A great reputation in business is everything. Become the best at what you do, focus on your strengths and your reputation will precede you. People will seek your help or advice. Job offers will begin to pile up, even when you are not looking. You’ll be able to write your own ticket.

A good reputation is more valuable than money.” – Publilius Syrus

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The Profound Effects of Gratitude in the Workplace

Over the holiday season we seem to focus more on showing gratitude for the things you have, the people in your lives, and for the experiences you’ve had thus far. But as I started to think about it, I wondered if we really follow through with gratitude in the workplace, or is it just a buzzword – a feel good quote for a social media post.
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Following Your Passion and a Fulfilling Career – Realistic Advice on Having Both

Are you currently working in your childhood dream job? Most of us are not; only 25% of all Americans have followed their bliss from when they were young (LinkedIn survey). However for those who didn’t pursue a career as an astronaut, veterinarian or race car driver, take heart; you can still have a rewarding and valuable career. Following your passion is wonderful if you can do it, but there are some significant upsides to developing a career in a field that wasn’t your top choice in elementary school.

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4 Simple Steps to Getting the Raise You Deserve

Want a foolproof way to strike horror into the heart of any respectable professional this Halloween? Whisper the words “negotiate a raise” into the ear of even the best executives and managers, and they will run away shrieking.

Negotiating a better salary is so scary that 18% of job seekers don’t do it during the interview process and 44% of the workforce does not ever negotiate for a raise (Salary.com). This is a staggering and disturbing statistic because as a former executive recruiter, I know that companies expect you to negotiate from the beginning of your employment and throughout your career.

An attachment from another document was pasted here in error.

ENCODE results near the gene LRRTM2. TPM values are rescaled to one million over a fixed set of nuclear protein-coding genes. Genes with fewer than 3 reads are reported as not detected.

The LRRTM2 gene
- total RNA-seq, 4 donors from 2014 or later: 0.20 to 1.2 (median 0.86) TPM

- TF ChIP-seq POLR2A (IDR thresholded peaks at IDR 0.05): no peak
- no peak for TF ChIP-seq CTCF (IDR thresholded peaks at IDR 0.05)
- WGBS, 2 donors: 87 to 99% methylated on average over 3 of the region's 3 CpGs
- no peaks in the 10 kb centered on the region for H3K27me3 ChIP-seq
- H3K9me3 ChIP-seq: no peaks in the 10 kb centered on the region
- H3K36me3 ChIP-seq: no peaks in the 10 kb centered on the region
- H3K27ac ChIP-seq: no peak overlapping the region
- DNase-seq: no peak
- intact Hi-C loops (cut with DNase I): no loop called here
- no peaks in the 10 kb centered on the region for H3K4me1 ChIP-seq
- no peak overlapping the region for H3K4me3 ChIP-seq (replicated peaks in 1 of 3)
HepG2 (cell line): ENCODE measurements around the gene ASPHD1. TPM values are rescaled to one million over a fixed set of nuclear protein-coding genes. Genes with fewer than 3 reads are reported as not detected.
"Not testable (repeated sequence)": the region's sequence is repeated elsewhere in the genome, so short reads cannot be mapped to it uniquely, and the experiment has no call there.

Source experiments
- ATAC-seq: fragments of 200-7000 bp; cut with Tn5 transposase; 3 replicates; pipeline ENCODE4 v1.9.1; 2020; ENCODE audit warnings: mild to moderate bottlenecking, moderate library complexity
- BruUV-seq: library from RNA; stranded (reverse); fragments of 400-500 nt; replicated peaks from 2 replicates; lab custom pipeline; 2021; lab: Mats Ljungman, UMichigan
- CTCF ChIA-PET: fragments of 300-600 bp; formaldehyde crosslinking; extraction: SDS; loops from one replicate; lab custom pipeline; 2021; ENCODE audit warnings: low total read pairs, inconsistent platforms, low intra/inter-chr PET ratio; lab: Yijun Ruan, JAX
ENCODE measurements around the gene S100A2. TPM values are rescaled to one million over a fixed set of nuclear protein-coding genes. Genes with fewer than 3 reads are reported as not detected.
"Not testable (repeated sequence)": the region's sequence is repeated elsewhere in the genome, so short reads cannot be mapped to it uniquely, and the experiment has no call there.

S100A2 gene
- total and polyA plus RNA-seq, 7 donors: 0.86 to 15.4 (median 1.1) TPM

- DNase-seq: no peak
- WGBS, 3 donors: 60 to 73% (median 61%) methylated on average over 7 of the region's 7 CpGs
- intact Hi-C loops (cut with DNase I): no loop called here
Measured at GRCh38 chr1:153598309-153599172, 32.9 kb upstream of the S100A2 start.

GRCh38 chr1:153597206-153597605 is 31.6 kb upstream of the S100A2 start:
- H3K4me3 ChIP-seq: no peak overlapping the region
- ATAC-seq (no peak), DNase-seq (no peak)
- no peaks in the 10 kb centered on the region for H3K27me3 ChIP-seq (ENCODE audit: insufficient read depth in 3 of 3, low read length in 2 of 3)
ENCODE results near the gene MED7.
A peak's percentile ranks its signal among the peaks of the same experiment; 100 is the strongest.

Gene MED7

Avoiding negotiation can cost you thousands, even hundreds of thousands over time. Salary.com estimates that an individual who fails to negotiate during an interview can be missing out on more than $500,000 by age 60. That sum is too big to be ignored. Even if you are not in sales or biz dev, sharp negotiation skills must be in your toolkit for professional advancement.

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Transitioning from Peer to Boss Successfully

Most people pursue growth and promotion in their work life. This should be rewarding and lead to a feeling of success and accomplishment. But it can be awkward when a promotion means you will now supervise your friends or the same people who used to be your peers.

Your close colleagues or the people you’d become accustomed to hanging out with may resent you. Others may think they now have an “in” with the new boss. Others may not know how to behave. It’s common for both you and the people you work with to feel a sense of concern, maybe even fear, about how your promotion will change your relationship and how you treat each other.

What do you need to know about taking a promotion that places you above the people you used to work side by side with? Here are some suggestions I give to help my clients to transition from peer to boss successfully.

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The Better You Know Your Strengths, the More Successful You’ll Be

There’s a lot of talk these days about knowing your own strengths, but what does that really mean? And what exactly are strengths?

Gallup, Inc., the performance-management consulting company, defines strengths as a combination of skills and knowledge developed through practice and multiplied by talent (the natural way a person thinks and acts). Gallup organizes how people think and act into 34 talents.